UNITED STATES DISTRICT COURT FOR THE SOUTHERN DISTRICT OF NEW YORK
June 4, 1973
John Cook, as President of General Warehousemen's Union Local 852, IBT, Petitioner-Respondent
Gristede Brothers, Division of The South-Land Corporation, Respondent-Petitioner
Cooper, District Judge.
The opinion of the court was delivered by: COOPER
COOPER, District Judge.
The petition before us is for an order staying arbitration between Local 852, General Warehousemen's Union (hereafter the "Union"), petitioner herein, and respondent, Gristede Bros. (hereafter the "Company"). In addition, respondent has moved for leave to file a supplemental answer the resolution of which is dependent upon the merits of the petition itself. We deal with both hereinafter.
For the reasons set forth below, respondent's motion is denied and the petition for an order staying arbitration is granted.
The Union and the Company are parties to a collective bargaining agreement covering warehouse employees of the Company at its Bronx, New York, warehouse. The underlying dispute concerns whether or not the Company has the right to change its method of buying products and product lines. It is undisputed that the proposed change in operation would result in a permanent lay-off of employees (represented by the Union) whose terms and conditions of employment are covered by the agreement. The issue before us is whether the dispute aforementioned is subject to compulsory arbitration under the agreement.
The Union, seeking to stay arbitration, contends that the arbitration clause is clearly and specifically limited in scope and should therefore not be extended by implication to cover the instant controversy. The Company contends that the federal labor policy favoring arbitration should govern and the dispute interpreted as falling within the purview of the arbitration clause, limited on its face though it may be. The Company focuses upon the broad no-strike, no-lockout clause of the agreement (Article XXIV) and contends that the arbitration clause must be mutually co-extensive therewith.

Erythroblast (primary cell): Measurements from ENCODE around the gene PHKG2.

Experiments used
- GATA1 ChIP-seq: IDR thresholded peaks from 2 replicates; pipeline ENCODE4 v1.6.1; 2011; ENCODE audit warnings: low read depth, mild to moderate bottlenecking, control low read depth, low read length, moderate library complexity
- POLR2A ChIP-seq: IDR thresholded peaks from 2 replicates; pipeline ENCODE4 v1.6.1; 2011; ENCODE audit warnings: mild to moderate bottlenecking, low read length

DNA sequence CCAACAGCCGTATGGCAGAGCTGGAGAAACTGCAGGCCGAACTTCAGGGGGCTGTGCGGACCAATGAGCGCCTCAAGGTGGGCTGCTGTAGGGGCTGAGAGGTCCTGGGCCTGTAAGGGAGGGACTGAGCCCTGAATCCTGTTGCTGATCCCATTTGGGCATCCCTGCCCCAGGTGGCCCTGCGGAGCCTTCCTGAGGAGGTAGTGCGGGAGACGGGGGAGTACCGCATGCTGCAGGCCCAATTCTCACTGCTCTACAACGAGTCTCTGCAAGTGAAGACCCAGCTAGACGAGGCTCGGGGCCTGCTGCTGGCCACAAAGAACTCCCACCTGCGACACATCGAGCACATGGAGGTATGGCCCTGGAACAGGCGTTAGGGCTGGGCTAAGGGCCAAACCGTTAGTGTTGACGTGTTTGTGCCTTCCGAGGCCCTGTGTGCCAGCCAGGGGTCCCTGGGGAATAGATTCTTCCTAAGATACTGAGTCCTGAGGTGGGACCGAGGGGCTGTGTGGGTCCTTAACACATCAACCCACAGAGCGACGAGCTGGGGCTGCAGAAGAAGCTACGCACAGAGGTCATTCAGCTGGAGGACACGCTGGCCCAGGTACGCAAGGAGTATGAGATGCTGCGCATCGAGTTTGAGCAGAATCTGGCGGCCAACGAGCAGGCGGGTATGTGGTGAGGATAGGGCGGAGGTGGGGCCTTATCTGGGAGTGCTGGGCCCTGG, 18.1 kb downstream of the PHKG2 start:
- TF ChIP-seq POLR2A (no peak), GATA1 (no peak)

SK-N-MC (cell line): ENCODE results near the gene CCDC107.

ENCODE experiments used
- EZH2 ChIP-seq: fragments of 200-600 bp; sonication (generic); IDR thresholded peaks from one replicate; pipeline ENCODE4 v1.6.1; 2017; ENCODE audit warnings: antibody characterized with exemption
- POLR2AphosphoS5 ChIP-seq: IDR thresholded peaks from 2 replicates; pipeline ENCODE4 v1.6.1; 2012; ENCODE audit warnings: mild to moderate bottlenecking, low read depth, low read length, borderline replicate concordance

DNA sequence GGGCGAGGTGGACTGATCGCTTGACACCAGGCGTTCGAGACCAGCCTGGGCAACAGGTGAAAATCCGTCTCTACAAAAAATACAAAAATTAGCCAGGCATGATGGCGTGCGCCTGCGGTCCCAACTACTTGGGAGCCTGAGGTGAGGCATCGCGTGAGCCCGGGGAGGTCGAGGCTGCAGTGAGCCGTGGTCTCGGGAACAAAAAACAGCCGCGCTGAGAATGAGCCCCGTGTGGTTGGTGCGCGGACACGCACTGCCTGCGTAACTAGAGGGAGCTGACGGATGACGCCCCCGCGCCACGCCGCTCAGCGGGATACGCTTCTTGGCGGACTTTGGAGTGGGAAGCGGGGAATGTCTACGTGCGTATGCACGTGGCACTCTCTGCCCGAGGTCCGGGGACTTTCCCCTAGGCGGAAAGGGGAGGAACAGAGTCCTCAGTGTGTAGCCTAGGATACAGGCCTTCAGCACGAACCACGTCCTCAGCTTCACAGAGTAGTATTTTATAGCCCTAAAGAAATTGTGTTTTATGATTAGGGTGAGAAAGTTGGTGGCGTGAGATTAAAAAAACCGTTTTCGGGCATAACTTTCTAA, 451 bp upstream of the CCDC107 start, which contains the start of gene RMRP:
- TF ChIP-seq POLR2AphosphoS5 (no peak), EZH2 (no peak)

There is great wisdom in the strong federal policy promoting industrial peace through collective bargaining agreements. A major tool in achieving this objective is the grievance machinery established by the parties to resolve disputes as an integral part of the collective bargaining process. See the "Steelworkers Trilogy": United Steelworkers v. Enterprise Wheel & Car Corp., 363 U.S. 593, 4 L. Ed. 2d 1424, 80 S. Ct. 1358 (1960); United Steelworkers of America v. Warrior & Gulf Nav. Co., 363 U.S. 574, 4 L. Ed. 2d 1409, 80 S. Ct. 1347 (1960); United Steelworkers of America v. American Mfg. Co., 363 U.S. 564, 4 L. Ed. 2d 1403, 80 S. Ct. 1343 (1960). However, this machinery and its applicability to disputes must rest upon the consent of the parties as expressed in, or implied from, their agreement; it is not imposed by law. John Wiley & Sons, Inc. v. Livingston, 376 U.S. 543, 11 L. Ed. 2d 898, 84 S. Ct. 909 (1964); International. Union of Electrical Radio and Machine Workers v. Westinghouse Electric Corp., 218 F. Supp. 82 (S.D.N.Y. 1963). In determining whether a grievance is arbitrable, the Court must not concern itself with the merits of the particular grievance. Where the relevant language of the agreement is unambiguous and subject to only one interpretation the Court should not look to bargaining history as a source of contradictory evidence regarding the intent of the parties. United Steelworkers of America v. Warrior & Gulf Navigation Co., supra; Strauss v. Silvercup Bakeries, Inc., 353 F.2d 555 (2d Cir. 1965); United Mineworkers of America v. Bridgeport Gas Co., 328 F.2d 381. Our Judge Weinfeld put it plainly:
Its sole inquiry is restricted to whether the parties did agree to arbitrate the grievance. The issue is to be decided within the framework of their collective bargaining agreement. And when the parties have entered into a comprehensive arbitration provision, any challenge that a grievance is not intended to be covered thereunder must find support in unmistakably clear language of exclusion; arbitration of a particular dispute is to be ordered unless it may be said with positive assurance that it is excluded by the contract. Whatever doubts exist as to whether the grievance is within the ambit of the arbitral process are to be resolved in favor of coverage.